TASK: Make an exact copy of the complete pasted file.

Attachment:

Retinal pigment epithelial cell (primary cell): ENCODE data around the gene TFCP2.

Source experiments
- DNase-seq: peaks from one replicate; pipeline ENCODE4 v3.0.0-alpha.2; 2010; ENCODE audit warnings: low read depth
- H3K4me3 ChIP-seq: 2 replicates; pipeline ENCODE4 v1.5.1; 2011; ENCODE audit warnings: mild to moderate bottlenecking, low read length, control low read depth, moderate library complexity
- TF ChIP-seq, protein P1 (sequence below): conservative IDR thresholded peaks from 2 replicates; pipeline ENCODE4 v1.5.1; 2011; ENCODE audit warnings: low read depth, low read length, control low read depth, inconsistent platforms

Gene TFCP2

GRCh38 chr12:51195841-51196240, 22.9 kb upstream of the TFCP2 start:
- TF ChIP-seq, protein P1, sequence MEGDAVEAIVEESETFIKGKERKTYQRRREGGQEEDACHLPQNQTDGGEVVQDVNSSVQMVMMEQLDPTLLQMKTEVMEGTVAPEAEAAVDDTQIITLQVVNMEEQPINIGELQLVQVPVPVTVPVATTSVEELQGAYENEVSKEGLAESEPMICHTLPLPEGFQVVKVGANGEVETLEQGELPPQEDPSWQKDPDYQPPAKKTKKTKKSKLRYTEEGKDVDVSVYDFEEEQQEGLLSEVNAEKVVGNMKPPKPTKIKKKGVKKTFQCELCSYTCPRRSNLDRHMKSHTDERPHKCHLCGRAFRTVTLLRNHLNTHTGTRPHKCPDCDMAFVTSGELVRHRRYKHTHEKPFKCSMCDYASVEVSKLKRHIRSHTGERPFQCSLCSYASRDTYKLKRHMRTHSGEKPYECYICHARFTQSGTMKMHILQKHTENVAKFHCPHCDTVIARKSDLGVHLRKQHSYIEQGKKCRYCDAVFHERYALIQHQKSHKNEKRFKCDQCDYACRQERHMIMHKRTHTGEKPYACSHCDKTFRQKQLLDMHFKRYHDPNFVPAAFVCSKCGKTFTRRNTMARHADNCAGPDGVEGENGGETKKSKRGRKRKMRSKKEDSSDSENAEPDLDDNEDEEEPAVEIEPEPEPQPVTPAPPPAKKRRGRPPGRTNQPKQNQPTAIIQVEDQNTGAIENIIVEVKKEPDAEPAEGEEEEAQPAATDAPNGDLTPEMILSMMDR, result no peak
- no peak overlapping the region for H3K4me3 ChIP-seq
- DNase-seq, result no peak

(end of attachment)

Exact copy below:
Retinal pigment epithelial cell (primary cell): ENCODE data around the gene TFCP2.

Source experiments
- DNase-seq: peaks from one replicate; pipeline ENCODE4 v3.0.0-alpha.2; 2010; ENCODE audit warnings: low read depth
- H3K4me3 ChIP-seq: 2 replicates; pipeline ENCODE4 v1.5.1; 2011; ENCODE audit warnings: mild to moderate bottlenecking, low read length, control low read depth, moderate library complexity
- TF ChIP-seq, protein P1 (sequence below): conservative IDR thresholded peaks from 2 replicates; pipeline ENCODE4 v1.5.1; 2011; ENCODE audit warnings: low read depth, low read length, control low read depth, inconsistent platforms

Gene TFCP2

GRCh38 chr12:51195841-51196240, 22.9 kb upstream of the TFCP2 start:
- TF ChIP-seq, protein P1, sequence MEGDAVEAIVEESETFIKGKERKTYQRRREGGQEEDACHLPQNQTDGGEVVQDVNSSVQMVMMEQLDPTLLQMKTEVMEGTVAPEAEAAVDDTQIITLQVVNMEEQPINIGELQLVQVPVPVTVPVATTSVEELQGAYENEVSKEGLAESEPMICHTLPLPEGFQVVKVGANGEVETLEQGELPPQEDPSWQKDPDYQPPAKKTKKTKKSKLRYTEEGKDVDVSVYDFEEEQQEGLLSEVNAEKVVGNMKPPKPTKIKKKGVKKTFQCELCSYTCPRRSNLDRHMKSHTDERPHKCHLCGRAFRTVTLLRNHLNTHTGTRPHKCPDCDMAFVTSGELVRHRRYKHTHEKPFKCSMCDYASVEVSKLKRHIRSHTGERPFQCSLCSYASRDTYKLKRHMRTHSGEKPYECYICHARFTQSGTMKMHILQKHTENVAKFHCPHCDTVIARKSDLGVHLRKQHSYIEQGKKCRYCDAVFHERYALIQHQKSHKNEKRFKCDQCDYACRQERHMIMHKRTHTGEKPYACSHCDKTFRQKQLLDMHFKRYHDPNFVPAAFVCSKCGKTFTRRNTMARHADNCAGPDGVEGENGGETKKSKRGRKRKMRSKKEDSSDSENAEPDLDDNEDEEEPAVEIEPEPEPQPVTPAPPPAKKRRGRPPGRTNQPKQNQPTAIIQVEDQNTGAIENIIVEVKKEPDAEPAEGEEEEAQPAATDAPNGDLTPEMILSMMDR, result no peak
- no peak overlapping the region for H3K4me3 ChIP-seq
- DNase-seq, result no peak